I am the daughter of Earth and Water,
And the nursling of the Sky;
I pass through the pores of the ocean and shores;
I change, but I cannot die.
For after the rain when with never a stain
The pavilion of Heaven is bare,
And the winds and sunbeams with their convex gleams
Build up the blue dome of air,
I silently laugh at my own cenotaph,
And out of the caverns of rain,
Like a child from the womb, like a ghost from the tomb,
I arise and unbuild it again.
~ Percy Bysshe Shelley.
Are not the forest fringes wet
With tears? Is not the voice of all regret
Breaking out of the dark earth’s heart?
She too, she too, has loved and lost; and though
She turned last night in disdain
Away from the sunset-embers,
From her soul she can never depart;
She can never depart from her pain.
Vainly she strives to forget;
Beautiful in her woe,
She awakes in the dawn and remembers.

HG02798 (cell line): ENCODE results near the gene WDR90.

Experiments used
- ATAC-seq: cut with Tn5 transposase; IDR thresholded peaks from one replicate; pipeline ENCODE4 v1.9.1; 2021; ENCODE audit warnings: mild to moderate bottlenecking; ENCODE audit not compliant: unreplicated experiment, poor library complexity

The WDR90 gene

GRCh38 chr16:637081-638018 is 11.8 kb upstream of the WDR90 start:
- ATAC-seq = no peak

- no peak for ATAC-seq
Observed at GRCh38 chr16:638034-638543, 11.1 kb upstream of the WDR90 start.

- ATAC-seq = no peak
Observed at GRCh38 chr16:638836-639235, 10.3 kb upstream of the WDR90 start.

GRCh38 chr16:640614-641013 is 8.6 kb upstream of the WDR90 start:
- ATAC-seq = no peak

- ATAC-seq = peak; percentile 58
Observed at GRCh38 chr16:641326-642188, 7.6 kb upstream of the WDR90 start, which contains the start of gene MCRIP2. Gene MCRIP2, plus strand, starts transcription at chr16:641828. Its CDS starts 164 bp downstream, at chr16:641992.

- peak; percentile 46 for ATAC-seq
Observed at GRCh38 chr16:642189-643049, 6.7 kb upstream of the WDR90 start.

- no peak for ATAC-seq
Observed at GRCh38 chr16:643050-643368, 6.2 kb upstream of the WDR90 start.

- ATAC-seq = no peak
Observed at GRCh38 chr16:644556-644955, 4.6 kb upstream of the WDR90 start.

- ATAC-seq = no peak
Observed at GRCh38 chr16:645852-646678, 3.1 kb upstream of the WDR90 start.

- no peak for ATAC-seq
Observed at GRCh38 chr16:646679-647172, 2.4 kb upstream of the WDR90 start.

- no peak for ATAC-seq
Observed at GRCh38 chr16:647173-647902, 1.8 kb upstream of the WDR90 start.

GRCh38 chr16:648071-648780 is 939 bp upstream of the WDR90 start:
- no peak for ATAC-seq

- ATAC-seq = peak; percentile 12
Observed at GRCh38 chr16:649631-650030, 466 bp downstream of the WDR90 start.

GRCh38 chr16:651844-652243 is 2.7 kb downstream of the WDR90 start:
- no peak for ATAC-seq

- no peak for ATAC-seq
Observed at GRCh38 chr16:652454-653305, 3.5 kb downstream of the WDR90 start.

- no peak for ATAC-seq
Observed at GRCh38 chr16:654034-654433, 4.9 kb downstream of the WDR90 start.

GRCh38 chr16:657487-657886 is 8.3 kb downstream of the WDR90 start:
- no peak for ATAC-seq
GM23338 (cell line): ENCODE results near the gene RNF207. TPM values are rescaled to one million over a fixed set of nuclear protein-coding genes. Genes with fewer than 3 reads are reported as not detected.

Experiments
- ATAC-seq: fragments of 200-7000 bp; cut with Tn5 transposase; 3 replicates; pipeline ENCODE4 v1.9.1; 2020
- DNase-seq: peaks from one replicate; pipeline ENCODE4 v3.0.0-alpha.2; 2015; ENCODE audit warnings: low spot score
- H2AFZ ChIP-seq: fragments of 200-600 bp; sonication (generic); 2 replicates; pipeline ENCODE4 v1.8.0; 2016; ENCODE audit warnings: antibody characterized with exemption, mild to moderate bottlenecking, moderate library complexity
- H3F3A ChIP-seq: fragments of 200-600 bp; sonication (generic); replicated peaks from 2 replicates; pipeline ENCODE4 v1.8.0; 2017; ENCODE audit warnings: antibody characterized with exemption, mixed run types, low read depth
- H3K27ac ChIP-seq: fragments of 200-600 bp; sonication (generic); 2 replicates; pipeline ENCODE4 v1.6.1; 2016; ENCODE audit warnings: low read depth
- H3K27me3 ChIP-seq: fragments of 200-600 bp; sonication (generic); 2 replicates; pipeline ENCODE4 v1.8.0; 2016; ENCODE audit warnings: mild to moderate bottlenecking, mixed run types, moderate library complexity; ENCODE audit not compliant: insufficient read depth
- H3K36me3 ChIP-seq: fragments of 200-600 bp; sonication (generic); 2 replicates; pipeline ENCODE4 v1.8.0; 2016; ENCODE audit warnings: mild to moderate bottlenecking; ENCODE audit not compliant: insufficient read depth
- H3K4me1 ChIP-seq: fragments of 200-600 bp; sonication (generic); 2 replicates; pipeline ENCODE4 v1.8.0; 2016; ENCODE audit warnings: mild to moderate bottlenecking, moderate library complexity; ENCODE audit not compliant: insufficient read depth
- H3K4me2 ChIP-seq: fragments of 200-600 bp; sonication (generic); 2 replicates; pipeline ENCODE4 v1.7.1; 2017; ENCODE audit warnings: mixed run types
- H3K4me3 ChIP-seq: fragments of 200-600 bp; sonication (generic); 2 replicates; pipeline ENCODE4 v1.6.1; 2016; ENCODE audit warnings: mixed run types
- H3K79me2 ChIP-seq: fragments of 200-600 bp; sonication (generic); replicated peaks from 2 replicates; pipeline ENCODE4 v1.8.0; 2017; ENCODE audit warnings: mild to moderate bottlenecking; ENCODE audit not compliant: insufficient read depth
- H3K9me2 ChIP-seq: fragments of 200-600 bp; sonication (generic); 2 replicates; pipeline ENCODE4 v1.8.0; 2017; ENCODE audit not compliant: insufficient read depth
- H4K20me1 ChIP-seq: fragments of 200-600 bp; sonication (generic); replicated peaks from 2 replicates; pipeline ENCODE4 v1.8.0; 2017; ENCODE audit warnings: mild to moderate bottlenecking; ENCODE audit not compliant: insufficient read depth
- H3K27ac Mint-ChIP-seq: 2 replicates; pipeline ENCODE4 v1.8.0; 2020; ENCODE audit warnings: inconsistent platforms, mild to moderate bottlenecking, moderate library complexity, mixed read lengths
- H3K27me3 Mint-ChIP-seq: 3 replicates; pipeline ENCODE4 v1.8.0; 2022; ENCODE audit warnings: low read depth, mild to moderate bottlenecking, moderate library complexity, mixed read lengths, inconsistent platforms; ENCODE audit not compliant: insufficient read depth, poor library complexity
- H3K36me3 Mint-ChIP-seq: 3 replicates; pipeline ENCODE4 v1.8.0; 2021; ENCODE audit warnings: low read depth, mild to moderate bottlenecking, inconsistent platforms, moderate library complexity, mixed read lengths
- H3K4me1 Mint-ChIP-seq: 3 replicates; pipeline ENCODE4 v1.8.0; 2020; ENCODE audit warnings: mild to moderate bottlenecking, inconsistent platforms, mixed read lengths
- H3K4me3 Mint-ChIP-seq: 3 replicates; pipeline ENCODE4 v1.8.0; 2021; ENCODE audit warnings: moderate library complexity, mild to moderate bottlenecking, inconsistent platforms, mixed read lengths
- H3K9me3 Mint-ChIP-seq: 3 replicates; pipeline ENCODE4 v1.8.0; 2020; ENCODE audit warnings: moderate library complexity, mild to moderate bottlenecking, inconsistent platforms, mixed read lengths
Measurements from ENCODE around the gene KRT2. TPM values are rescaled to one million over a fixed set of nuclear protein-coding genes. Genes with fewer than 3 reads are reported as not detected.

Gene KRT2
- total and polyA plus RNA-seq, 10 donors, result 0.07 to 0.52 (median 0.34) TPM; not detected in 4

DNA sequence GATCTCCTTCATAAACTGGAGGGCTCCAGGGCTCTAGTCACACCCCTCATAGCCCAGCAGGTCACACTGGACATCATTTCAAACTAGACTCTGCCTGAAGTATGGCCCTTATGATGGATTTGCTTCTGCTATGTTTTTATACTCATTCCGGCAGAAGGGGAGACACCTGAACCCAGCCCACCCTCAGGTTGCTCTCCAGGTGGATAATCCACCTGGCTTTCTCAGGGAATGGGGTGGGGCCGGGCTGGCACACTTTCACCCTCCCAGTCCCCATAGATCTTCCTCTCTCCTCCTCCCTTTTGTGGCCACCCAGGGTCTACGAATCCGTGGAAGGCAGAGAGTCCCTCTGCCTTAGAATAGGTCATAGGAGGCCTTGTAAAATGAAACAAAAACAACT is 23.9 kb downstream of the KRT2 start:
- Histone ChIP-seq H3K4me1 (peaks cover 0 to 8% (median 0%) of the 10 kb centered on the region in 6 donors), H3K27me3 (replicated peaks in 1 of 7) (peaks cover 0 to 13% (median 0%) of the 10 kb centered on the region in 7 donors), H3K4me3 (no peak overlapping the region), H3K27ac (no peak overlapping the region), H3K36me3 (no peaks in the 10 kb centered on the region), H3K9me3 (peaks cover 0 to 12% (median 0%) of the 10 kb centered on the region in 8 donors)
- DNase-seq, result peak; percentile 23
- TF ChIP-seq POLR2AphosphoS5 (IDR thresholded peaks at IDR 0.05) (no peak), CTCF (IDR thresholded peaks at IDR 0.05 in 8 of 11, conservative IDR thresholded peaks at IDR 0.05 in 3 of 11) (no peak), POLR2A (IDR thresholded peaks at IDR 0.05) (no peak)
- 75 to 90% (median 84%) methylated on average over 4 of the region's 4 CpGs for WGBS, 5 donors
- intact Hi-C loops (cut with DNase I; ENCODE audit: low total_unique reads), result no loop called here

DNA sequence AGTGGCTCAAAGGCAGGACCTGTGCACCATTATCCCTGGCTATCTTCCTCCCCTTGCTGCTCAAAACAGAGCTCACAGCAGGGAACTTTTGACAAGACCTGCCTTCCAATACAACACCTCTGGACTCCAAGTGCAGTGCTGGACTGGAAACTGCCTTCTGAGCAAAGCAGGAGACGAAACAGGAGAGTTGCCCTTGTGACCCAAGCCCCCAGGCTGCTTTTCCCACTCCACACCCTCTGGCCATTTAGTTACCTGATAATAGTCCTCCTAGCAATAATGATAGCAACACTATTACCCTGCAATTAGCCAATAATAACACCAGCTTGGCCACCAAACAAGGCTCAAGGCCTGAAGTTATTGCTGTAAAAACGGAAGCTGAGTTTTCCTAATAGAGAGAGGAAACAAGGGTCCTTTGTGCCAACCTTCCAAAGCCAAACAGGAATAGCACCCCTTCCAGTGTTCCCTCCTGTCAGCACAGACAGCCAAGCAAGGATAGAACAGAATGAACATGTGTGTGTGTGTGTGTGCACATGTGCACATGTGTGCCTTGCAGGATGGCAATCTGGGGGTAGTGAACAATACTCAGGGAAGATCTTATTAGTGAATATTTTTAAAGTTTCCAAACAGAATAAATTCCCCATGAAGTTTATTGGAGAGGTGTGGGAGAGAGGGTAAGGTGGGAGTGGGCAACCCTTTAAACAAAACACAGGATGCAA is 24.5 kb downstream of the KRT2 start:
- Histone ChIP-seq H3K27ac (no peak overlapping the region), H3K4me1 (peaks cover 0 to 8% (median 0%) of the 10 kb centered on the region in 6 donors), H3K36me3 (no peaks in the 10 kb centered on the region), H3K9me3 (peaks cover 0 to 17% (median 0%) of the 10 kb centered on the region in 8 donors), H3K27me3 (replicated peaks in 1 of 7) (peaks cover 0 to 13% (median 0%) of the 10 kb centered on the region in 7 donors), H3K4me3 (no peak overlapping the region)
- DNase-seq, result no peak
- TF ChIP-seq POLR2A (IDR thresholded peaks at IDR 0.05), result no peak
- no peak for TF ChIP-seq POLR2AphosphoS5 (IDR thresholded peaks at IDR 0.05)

…the starlings are chattering, quarreling and laughing,
whispering and quietly enjoying themselves,
when suddenly a blustering as of ten thousand pairs
of sharp-edged scissors
passes through the republic of the plains–
it is as though an alarm had sounded,
heard as an echo over the muffled traffic.
Soon the darkness of night will fall.
But the starlings up there won’t stop talking,
they move together, push one another, chatter and flit.
~ Jesper Svenbro
Somewhere always is an everywhere
Where the mountains and the snow grow down
In time, until, in winter’s deep sleep, time
Grows balanced, and in quiet you can climb
A mountain and the snow no one can own
Because in afternoon sunshine, time’s there.
~ David Rothman